Have you seen "Battle at Kruger"? If not, take a moment to watch the YouTube video—you'll be one of 75 million who have seen the astonishing footage. In it, a pack of lions attacks a Cape buffalo calf, dragging it to the water. Two crocodiles then attack the calf as well, pulling it further into the water. The lions eventually pull the calf from the crocodiles and continue attacking it. Just then, the Cape buffalo herd returns. Together they do what none could do alone—they chase off the lions and rescue their calf.
Scripture pictures Satan as "a roaring lion, seeking someone to devour" (1 Peter 5:8). When I watched the video, it seemed to me that the church is the calf. Here's why.
Over the holidays, I read John Dickerson's The Great Evangelical Recession and agree with Cal Thomas: it is "an important book that every believer should not only read but heed." Gabe Lyons calls it "a must read for any Christian hoping to see their faith regain traction in a changing world." I've written a longer response to Dickerson's work which you can read here, and want to consider some of its findings with you in today's Cultural Commentary.
Dickerson focuses on evangelicals, a group defined as those who consider the Bible to be God's authoritative word and believe Jesus is the only way to the Father. According to his research, we comprise only seven to nine percent of the American population. If current trends continue, we will drop to four percent, one out of every 25 Americans, within the next 30 years. Three-fourths of church growth is made up of transfers from other churches; total attendance at all evangelical churches is declining in nearly every state.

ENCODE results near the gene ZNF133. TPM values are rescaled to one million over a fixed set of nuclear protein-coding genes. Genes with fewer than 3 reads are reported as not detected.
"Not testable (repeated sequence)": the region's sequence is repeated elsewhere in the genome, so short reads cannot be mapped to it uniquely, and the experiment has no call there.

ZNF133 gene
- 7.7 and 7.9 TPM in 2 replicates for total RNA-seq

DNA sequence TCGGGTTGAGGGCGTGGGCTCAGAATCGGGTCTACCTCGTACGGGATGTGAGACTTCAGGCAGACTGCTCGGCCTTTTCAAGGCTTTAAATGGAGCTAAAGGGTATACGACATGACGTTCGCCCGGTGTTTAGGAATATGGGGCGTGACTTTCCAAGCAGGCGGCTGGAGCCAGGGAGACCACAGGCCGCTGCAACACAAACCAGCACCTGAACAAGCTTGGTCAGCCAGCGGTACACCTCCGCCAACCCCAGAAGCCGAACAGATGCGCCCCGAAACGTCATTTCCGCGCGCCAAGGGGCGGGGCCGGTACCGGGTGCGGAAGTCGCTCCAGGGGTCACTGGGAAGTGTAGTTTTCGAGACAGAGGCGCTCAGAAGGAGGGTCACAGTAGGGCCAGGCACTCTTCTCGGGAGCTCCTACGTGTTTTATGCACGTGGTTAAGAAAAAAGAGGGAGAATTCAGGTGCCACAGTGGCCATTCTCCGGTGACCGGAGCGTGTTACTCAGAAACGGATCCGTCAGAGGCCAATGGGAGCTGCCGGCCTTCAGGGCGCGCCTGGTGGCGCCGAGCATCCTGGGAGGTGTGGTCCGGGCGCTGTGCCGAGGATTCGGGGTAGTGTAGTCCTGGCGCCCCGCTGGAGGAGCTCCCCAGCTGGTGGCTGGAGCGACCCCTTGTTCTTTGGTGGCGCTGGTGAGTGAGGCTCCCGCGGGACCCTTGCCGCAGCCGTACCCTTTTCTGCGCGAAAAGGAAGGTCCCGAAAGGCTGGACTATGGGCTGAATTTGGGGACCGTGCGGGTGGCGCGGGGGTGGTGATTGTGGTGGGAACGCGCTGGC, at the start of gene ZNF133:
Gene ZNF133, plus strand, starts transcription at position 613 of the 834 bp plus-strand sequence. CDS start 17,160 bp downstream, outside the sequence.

Making matters worse, we are losing young members in record numbers. Two in three evangelical 20-year-olds abandon the faith by age 30; two-thirds never return to the church. Among Millennials (18-to-29-year-olds), there are four to six times as many secularists (atheists, agnostics, and other non-religious people) as evangelicals.
Meanwhile, our oldest members are dying at the rate of a thousand a day. This generation contributes 46 percent of the financial support to churches and ministries. In the next 10 years we will see contributions decline by half, and by 70 percent over the next 30 years.
As our spiritual enemy attacks the body of Christ, what can you do? Resist self-sufficiency by turning to Jesus, knowing that you are in his hand and nothing can come to you without going through him (John 10:29). Love him personally and passionately (Matthew 22:37). Ask his Spirit to empower and direct your life each morning and through each day (Ephesians 5:18).
And practice the presence of Jesus with his family. We are the body of Christ (1 Corinthians 12), a vine with many branches (John 15). A coal by itself goes out—together with the other coals, it stays ablaze.
I invite you to read my thoughts on The Great Evangelical Recession for more on this vital subject. And remember, wherever your enemy is tempting and attacking you: "He who is in you is greater than he who is in the world" (1 John 4:4). Why do you need this assurance today?
Publication date: January 6, 2015
For more from the Denison Forum on Truth and Culture, please visit www.denisonforum.org.
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